The news media has been reporting on polls showing diminished public support for Barack Obama following the squandering of $5 billion on a bunch of semi-functional health insurance web sites (see this analysis of $4.5 billion in federal spending on state-operated exchanges, plus another $500+ million on the federal one).
At Thanksgiving gatherings with friends and family, however, I found that people who had previously supported Obama were no less enthusiastic about him than in previous years.
None of the Obama enthusiasts had any idea what web development typically cost or any knowledge about what healthcare.gov cost or what it was supposed to do. Therefore they didn’t have a strong opinion about the reported problems with the site.
To the extent that there were any problems with America’s healthcare system, Obama supporters blamed insurance companies and their inefficiency and greed. They didn’t see any contradiction between this opinion and the idea that the federal government should force people to do business with these inefficient and greedy companies.
Generally Obama supporters accepted that “health insurance” and “health care” were equivalent and therefore a person without health insurance would not be able to get health care. The Obama supporters believed that health care was a universal right and that, without insurance an American would not be able to obtain any care, so they were very happy that Obamacare was going to result in universal coverage [i.e., none were aware that Obamacare will leave approximately 30 million Americans uninsured (see this Washington Post article)].
The minority of Obama supporters who were were aware that the U.S. currently spends a much higher percentage of GDP on health care than other countries believed that with appropriate direction from Washington, D.C., our costs could be brought in line with the rest of the world’s, if only the central planners were given more power. [Health care spending in the U.S. was 4 percent of GDP in 1950 and is 18 percent today; Singapore spends about 4.6 percent of its GDP on health care, according to the World Bank, while most European countries are in the 9 percent range.]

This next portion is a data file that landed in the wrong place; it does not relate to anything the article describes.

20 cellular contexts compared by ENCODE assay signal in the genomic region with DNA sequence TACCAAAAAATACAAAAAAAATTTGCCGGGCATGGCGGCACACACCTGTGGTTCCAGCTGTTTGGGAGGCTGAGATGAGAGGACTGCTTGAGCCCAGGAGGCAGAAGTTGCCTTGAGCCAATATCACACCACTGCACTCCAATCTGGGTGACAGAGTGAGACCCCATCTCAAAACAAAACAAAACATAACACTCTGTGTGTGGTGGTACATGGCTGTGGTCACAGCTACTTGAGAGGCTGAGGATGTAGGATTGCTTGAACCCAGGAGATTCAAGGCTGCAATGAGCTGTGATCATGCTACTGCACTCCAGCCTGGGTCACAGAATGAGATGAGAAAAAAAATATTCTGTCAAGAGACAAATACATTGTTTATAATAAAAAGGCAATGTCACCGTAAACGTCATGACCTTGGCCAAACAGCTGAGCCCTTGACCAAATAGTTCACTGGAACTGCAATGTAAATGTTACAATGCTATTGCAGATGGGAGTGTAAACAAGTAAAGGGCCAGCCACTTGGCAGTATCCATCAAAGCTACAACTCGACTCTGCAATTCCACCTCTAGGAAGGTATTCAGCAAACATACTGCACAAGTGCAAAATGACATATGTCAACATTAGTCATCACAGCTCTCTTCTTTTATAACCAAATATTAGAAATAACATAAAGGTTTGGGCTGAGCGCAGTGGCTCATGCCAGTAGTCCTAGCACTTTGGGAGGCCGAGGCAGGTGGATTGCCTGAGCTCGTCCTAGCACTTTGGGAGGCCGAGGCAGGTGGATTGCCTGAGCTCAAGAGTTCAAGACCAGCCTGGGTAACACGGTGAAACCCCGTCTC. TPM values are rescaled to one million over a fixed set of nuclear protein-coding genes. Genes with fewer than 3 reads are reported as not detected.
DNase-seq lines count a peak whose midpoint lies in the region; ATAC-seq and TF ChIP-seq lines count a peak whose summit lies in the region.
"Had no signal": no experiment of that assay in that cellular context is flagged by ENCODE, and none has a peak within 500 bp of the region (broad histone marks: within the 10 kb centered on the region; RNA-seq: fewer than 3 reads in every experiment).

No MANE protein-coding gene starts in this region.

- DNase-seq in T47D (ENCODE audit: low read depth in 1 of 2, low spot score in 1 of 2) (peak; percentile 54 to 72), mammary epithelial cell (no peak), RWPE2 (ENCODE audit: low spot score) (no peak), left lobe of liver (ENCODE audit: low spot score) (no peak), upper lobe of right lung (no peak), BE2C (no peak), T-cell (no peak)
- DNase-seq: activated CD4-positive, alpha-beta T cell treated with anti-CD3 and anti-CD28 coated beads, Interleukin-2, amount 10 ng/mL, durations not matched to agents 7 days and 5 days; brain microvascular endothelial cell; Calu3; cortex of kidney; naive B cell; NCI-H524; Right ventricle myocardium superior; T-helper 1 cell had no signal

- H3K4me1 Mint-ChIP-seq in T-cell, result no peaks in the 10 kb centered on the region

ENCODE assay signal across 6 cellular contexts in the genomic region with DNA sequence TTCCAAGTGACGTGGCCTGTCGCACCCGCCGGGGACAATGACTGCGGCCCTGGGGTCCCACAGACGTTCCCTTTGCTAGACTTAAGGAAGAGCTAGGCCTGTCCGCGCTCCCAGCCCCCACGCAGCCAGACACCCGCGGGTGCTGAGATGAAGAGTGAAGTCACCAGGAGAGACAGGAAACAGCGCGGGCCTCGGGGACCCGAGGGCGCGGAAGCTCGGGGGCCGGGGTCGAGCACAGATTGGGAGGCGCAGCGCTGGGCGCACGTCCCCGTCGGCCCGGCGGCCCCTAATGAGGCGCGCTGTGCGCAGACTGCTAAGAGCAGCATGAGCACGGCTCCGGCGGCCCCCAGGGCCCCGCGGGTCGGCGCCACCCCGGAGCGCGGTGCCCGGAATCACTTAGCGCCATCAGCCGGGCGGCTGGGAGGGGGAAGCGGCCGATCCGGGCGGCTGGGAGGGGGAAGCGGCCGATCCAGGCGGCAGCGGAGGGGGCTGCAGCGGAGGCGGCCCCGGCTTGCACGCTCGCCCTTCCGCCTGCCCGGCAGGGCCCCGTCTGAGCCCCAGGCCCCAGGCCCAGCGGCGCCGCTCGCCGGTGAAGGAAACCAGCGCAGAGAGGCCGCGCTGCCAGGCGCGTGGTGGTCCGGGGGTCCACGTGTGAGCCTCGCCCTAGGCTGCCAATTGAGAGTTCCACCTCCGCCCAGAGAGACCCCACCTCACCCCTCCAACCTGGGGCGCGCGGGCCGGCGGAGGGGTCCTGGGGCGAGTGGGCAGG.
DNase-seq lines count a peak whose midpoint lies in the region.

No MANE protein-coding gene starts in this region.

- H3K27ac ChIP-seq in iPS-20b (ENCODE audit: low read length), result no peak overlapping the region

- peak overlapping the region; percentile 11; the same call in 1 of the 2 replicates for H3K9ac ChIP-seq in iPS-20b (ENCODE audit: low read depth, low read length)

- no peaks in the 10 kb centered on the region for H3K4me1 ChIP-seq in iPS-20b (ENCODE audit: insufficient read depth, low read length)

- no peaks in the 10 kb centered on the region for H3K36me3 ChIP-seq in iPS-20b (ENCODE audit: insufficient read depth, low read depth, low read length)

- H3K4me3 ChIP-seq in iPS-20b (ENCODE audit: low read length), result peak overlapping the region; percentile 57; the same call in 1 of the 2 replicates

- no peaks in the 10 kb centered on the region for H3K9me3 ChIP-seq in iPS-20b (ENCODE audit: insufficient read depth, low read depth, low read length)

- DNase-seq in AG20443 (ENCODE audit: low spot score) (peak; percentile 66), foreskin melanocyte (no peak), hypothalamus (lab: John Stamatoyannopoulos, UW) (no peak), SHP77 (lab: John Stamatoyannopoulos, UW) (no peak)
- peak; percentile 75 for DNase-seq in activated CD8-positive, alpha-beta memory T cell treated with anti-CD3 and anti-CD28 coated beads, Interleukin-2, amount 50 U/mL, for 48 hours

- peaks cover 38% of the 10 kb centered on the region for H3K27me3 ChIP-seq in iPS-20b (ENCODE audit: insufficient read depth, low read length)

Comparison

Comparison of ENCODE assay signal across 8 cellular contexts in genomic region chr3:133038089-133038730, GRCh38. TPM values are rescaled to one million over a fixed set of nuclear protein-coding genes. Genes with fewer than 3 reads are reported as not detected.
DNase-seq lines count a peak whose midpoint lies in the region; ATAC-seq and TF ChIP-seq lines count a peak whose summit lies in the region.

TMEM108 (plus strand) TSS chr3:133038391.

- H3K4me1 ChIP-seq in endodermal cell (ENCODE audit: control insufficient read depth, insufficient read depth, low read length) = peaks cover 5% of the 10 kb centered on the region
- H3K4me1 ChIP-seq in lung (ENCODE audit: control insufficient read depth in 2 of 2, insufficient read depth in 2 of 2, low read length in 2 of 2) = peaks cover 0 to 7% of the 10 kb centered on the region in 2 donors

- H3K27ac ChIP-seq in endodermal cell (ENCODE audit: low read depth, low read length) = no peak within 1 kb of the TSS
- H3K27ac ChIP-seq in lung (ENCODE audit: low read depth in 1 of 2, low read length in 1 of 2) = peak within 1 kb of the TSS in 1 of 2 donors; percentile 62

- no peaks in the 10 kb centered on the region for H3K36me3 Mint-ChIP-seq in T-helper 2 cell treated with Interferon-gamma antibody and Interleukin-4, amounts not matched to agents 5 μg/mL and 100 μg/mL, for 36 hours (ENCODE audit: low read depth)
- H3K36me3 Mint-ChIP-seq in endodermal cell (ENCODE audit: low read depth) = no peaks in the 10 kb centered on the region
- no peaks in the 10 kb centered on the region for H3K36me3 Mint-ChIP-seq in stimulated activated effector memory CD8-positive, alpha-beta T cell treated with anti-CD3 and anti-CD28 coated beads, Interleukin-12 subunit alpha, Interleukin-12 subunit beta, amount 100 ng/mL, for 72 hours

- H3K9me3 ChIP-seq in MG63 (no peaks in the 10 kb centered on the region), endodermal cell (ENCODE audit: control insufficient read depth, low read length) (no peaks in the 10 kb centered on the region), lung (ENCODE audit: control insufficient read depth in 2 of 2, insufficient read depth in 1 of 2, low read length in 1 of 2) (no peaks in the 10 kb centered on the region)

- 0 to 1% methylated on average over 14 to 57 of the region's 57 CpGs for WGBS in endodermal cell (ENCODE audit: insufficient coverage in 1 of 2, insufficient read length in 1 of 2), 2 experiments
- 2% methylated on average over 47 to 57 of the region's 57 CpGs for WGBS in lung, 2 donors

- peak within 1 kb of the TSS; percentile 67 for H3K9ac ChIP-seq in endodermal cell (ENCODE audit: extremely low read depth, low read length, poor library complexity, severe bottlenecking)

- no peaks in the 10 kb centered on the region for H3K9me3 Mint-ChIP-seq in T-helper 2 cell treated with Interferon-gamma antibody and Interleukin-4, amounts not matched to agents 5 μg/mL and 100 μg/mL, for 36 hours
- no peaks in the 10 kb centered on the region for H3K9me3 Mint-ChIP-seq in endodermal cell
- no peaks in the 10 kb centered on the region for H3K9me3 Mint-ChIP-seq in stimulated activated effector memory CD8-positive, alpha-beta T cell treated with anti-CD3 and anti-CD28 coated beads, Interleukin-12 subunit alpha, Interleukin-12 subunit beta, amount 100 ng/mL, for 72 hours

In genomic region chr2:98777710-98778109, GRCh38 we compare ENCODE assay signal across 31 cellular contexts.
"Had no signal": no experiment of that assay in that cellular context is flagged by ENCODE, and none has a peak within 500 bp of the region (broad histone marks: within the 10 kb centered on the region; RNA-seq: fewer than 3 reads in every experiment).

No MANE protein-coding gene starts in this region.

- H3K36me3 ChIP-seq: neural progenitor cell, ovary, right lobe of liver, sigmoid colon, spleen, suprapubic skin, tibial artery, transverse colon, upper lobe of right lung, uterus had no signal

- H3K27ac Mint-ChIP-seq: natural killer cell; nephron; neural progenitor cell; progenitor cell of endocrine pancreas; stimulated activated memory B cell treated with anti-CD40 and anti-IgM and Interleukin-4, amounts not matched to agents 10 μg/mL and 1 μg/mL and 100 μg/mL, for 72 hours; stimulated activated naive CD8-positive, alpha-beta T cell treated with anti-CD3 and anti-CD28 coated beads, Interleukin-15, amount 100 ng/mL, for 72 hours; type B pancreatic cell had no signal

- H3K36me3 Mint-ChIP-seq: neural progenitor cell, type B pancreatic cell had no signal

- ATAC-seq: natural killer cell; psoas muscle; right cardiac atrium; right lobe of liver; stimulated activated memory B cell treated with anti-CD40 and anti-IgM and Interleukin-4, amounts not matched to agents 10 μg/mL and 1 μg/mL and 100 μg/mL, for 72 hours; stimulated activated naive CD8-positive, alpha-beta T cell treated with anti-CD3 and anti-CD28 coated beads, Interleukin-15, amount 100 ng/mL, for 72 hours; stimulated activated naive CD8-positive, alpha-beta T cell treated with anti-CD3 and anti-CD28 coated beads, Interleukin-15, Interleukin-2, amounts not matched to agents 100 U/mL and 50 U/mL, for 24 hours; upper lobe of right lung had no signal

Obama supporters believed that the only possible way for poor people to get health care was if the federal government paid for it through Medicaid. They believed that between 1776 and 1965, Americans who were poor and sick could not get any treatment at all. Obama voters who lived within walking distance of Boston City Hospital (founded 1864) were unaware that local or state governments had ever played any role in delivering health care to the poor. Obama supporters who lived within a short drive of one of America’s hundreds of Catholic hospitals were unaware that health care for the poor had ever been delivered through private/religious charity. If the federal government had not started paying in 1965, Americans who lacked funds would simply drop dead in the streets for want of a straightforward procedure (hence Obama supporters were very grateful for the continued existence of Medicaid).
Obama supporters felt much better about our continued wars in Iraq and Afghanistan than they had during the George W. Bush years. While Bush was president the same folks had argued for withdrawing our troops but since Obama was elected they no longer actively opposed foreign military intervention (they could have starred in this video). I asked if they wouldn’t have been happier if Obama had withdrawn our troops from Iraq and Afghanistan on January 20, 2009, using his authority as Commander in Chief. The answer was two-fold: (1) it might have made sense for Obama, in 2009, to continue the wars, even at the cost of thousands of American lives and tens of thousands of civilians’ lives, through his 2012 election campaign in order to improve his chances of being elected, (2) “Obama couldn’t do anything about the wars because of the military-industrial complex.” [i.e., Point 2 boiled down to them being passionate about Obama's election and the election of similarly-minded successors, but at the same time believing that the president for whom they were actively campaigning didn't have any power when it came to starting or stopping wars.]
Generally Obama supporters among my friends and family were happy with the way things were going, except that they wished that taxes were higher (ideally collected from people who earned more than they did). To the extent that they wished the U.S. economy would grow faster, they blamed Republicans in Congress for obstructing Obama’s proposed spending, regulations, and taxes. Generally there was no erosion in support for a centrally planned economy (see this poster that I made just before the 2012 election, after listening to the various promises made by Obama and Romney).
My poll was admittedly unscientific, but I did not find any erosion of support for Obama, centrally planned health care, shifting responsibilities from local/state to the federal government, or a larger percentage of the economy being given over to government. What are the readers seeing? Are friends and family who’d voted for Obama in 2012 now disillusioned because they read that healthcare.gov doesn’t work? If so, would they be motivated to vote differently in the future?
[Related: My 2009 health care reform article]